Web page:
Covering the ceilings and walls with ruched silks, blush satins, mirrors, cascading ropes and light boxes, Colette obsessively created a complete Living Environment in which every surface was a work of art. Through mixed-media paintings, sculptures, light boxes, costumes, short films, music, performance documentation, and ephemera, the exhibition at Company Gallery reconstructs a portion of this legendary space with a new installation that utilizes the original site’s elements, as well as revisits the prolific period of Colette’s practice during which she called the Living Environment her home.
Colette is an un-categorizable artist who has circulated her singular vision through a wide range of mediums, sites, and contexts. First appearing on the New York downtown scene in 1970 with a series of three-dimensional portraits that resemble maquettes for theater sets, as well as large-scale paintings made anonymously on the streets of SoHo, Colette then began in 1972 to create her iconic installations in storefront windows. Her first, a tableaux vivant performance in which she posed as the central figure of Liberty Leading the People (1848) by Eugene Delacroix, quickly began to influence the interior architecture of her own home.
Moving fluidly between the public sphere and her own private space, Colette’s work embraced an unapologetic eroticism and effete femininity that short-circuited the feminist politics of the day. Her aesthetic combined the allencompassing decadence of Louis XVI and the affected alienation of the burgeoning punk scene. Channeling various heroines throughout history in performances and staged photographs, and wearing custom clothing made from the walls of her environment on a daily basis, Colette created an individual mythology in which the line between art and life were largely indiscernible. In a series of performances, Colette would sleep in an exploration of the line between dreams and reality, romance, and the realization of impossible desires. Particularly in her window displays, her wish was to reinvest the ordinary with a sense of magic amongst a random and varied audience.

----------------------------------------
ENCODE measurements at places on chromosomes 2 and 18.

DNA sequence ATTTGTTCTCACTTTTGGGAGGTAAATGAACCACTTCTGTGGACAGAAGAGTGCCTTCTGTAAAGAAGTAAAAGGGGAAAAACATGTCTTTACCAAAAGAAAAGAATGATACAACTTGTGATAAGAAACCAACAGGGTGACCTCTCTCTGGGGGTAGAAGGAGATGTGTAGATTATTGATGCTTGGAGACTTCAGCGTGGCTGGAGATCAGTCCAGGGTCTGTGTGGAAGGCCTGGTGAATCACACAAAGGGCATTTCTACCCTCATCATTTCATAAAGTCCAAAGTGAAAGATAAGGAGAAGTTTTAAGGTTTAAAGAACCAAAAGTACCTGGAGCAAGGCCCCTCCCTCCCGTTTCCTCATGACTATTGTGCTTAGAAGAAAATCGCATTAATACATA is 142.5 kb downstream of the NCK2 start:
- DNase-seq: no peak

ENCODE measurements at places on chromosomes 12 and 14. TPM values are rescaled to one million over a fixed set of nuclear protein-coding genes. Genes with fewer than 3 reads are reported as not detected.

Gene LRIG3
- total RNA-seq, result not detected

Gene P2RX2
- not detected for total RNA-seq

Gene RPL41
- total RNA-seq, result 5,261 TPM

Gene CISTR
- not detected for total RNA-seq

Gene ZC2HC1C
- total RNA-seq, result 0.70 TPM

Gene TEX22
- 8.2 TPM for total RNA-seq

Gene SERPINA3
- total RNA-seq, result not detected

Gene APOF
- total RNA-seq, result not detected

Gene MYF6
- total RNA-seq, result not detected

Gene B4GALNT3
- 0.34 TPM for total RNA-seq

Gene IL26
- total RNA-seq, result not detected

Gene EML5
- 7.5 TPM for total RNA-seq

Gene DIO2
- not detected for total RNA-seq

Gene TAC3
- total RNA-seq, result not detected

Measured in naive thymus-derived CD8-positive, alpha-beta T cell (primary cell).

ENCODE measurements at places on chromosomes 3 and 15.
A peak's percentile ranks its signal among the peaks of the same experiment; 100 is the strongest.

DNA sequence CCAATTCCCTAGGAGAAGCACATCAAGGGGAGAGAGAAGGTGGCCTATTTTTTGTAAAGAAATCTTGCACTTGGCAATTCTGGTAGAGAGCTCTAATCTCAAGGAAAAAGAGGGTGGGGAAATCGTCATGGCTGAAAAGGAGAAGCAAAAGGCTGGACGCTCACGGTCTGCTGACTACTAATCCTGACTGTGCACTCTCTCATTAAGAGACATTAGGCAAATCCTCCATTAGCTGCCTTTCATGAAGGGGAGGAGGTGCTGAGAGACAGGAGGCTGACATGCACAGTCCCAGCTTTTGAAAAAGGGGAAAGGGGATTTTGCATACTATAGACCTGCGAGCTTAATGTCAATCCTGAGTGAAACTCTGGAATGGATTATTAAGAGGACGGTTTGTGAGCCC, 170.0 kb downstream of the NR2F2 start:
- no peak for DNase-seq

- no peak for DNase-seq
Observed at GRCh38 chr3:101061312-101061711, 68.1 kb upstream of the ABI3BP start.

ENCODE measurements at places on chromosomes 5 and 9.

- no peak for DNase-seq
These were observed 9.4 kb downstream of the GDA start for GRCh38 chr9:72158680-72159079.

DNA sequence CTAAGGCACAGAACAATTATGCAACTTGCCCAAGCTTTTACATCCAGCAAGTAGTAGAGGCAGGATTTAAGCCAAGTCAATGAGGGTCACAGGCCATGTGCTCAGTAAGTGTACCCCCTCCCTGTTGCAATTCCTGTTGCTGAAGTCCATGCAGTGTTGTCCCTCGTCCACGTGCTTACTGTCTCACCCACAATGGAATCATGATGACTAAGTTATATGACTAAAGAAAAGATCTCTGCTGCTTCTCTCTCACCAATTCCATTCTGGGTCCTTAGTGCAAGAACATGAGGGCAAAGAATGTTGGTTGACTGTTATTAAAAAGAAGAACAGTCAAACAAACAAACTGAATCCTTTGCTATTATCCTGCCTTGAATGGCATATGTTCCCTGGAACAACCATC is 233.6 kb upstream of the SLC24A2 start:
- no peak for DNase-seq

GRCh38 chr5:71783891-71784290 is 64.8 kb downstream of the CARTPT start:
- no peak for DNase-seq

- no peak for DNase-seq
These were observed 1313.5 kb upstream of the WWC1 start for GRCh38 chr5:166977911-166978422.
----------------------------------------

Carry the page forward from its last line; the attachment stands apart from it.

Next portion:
In 1978, the line between art and life was fully eliminated when Colette enacted a performance at the Whitney Museum in which she “died,” reemerging a few days later at PS1 Contemporary Art Center as Justine — the riotous executor of the Colette is Dead Co. Ltd and front woman of the no-wave band Justine and the Victorian Punks. Recognizing that an artist’s work usually appreciates after their passing, she arranged for her own death to transform herself into what she termed a “reverse pop artist.” Essentially plagiarizing herself through the development of commercial products and services based on her former artwork as Colette, Justine created an LP (the single to which is Stephen Foster’s operatic composition Beautiful Dreamer, arranged to disco by Peter Gordon), a line of clothing for Fiorucci, and a replica of her own bed, for sale in the Sakowitz Christmas catalogue.
While New York has always been her home, upon receiving a DAAD grant in 1984 Colette moved to Berlin under the new guise of Mata Hari and the Stolen Potatoes. With the help of Leo Castelli, Colette came close to securing a permeant home for the Living Environment before her departure, but its fragments were ultimately moved into storage. Widely influential on artists both contemporaneous and contemporary, as well as on popular culture more widely, Colette and her earliest work, born out of her legendary installation, have for too long fallen out of the narratives of art history.